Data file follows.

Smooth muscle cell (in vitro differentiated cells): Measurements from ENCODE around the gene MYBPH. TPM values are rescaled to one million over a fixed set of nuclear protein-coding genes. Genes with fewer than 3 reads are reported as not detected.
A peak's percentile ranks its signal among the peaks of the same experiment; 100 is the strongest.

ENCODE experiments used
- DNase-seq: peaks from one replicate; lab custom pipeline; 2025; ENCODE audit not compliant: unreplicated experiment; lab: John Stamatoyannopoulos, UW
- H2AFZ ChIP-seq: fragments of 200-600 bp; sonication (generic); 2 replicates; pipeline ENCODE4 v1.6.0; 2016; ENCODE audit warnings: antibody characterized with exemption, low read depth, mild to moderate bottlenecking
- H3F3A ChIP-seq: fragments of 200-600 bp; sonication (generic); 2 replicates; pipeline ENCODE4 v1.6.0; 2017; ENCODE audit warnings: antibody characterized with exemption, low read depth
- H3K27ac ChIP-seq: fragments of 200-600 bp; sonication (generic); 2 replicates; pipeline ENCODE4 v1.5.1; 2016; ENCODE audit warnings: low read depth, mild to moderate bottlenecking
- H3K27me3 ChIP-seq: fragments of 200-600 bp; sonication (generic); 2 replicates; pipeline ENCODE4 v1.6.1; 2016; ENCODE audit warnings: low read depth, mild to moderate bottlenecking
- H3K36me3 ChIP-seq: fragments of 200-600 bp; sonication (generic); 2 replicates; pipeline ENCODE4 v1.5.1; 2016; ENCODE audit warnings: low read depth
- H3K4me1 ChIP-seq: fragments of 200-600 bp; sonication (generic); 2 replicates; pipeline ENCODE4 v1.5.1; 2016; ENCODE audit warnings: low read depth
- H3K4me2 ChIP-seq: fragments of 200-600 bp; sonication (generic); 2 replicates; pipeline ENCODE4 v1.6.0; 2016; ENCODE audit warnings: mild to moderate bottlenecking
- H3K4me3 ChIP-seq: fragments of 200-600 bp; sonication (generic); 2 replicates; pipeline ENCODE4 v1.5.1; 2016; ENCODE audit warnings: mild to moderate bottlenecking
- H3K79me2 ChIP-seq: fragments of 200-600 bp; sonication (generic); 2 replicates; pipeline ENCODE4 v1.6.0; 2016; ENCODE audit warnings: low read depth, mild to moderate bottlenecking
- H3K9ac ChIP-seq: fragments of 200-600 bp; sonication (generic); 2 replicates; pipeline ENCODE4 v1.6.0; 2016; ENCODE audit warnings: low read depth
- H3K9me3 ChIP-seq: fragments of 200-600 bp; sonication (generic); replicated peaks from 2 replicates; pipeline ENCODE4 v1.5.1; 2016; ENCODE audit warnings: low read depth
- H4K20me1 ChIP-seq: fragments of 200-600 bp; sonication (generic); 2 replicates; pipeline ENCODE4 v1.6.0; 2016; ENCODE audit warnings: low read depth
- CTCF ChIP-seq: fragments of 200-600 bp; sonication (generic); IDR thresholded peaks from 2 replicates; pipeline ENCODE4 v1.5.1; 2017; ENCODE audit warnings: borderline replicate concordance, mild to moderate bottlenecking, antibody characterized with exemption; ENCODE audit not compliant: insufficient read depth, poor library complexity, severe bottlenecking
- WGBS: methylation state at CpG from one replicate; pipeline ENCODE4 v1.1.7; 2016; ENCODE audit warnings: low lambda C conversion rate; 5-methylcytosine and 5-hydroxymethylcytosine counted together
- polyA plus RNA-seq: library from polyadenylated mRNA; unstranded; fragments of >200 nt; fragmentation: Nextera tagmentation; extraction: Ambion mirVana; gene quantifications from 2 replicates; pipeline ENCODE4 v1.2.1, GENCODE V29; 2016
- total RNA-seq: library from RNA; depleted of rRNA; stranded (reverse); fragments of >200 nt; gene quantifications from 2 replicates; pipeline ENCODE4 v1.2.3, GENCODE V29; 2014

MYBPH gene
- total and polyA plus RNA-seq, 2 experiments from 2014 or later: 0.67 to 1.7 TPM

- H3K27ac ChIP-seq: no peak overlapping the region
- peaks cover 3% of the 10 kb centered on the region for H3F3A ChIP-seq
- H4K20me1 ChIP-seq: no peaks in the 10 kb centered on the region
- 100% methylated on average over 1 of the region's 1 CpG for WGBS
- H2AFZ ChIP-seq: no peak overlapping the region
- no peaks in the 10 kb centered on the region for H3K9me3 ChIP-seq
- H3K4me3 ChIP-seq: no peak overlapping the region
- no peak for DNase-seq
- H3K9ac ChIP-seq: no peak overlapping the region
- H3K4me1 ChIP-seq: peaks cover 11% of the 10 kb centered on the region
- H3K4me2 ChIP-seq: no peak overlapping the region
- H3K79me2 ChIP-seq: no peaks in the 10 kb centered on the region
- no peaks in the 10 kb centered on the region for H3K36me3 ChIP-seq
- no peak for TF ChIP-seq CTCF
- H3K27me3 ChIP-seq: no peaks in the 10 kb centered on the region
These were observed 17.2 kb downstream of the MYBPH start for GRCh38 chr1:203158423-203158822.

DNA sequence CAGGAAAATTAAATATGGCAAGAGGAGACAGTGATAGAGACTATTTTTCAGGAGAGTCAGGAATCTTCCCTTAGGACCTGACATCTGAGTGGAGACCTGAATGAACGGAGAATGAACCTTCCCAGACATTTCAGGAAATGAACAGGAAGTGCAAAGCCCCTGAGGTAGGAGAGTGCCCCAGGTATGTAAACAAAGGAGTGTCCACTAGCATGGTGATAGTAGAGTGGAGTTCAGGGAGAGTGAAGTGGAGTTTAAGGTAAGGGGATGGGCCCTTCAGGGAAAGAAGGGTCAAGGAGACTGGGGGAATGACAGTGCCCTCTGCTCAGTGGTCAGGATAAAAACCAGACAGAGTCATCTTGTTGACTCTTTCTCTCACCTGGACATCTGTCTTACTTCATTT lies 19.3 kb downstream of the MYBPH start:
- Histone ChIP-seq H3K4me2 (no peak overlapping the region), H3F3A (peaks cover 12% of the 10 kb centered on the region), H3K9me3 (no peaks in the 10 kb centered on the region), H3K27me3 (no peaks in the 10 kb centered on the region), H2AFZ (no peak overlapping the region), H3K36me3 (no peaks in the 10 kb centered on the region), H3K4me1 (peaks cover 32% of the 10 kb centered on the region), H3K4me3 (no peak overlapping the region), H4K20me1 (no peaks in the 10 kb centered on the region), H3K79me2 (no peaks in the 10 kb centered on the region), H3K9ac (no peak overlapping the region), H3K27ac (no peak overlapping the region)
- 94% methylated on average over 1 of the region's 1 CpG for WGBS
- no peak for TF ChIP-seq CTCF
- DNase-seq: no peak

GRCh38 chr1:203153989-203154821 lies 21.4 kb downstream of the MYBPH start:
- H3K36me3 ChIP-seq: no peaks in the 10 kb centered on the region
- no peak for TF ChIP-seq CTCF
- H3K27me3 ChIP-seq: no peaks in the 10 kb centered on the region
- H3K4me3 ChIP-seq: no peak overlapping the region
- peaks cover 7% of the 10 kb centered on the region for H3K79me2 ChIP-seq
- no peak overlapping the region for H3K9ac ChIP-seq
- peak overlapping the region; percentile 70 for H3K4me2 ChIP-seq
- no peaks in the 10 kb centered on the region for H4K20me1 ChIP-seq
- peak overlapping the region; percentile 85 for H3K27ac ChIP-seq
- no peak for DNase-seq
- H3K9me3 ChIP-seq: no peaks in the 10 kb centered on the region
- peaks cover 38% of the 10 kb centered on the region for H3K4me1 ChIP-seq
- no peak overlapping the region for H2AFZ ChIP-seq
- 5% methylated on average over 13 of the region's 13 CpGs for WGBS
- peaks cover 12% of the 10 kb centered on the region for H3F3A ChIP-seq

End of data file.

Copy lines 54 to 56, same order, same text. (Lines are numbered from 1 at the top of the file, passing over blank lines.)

- no peak for DNase-seq
- H3K9me3 ChIP-seq: no peaks in the 10 kb centered on the region
- peaks cover 38% of the 10 kb centered on the region for H3K4me1 ChIP-seq